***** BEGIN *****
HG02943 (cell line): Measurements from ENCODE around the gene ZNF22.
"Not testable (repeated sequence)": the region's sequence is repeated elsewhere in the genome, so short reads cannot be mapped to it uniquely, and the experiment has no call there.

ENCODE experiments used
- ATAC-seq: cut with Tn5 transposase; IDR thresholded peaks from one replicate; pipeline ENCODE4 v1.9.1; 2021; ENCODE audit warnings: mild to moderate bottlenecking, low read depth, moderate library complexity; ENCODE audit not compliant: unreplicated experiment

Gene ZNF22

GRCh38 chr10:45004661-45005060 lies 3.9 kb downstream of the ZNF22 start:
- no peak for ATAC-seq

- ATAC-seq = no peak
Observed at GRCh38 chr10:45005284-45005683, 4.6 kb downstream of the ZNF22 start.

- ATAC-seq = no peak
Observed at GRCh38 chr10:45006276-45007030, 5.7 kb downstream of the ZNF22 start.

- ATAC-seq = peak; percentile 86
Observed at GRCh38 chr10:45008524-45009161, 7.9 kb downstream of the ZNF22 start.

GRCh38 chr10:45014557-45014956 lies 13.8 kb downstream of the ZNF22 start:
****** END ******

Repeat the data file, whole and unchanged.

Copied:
HG02943 (cell line): Measurements from ENCODE around the gene ZNF22.
"Not testable (repeated sequence)": the region's sequence is repeated elsewhere in the genome, so short reads cannot be mapped to it uniquely, and the experiment has no call there.

ENCODE experiments used
- ATAC-seq: cut with Tn5 transposase; IDR thresholded peaks from one replicate; pipeline ENCODE4 v1.9.1; 2021; ENCODE audit warnings: mild to moderate bottlenecking, low read depth, moderate library complexity; ENCODE audit not compliant: unreplicated experiment

Gene ZNF22

GRCh38 chr10:45004661-45005060 lies 3.9 kb downstream of the ZNF22 start:
- no peak for ATAC-seq

- ATAC-seq = no peak
Observed at GRCh38 chr10:45005284-45005683, 4.6 kb downstream of the ZNF22 start.

- ATAC-seq = no peak
Observed at GRCh38 chr10:45006276-45007030, 5.7 kb downstream of the ZNF22 start.

- ATAC-seq = peak; percentile 86
Observed at GRCh38 chr10:45008524-45009161, 7.9 kb downstream of the ZNF22 start.

GRCh38 chr10:45014557-45014956 lies 13.8 kb downstream of the ZNF22 start: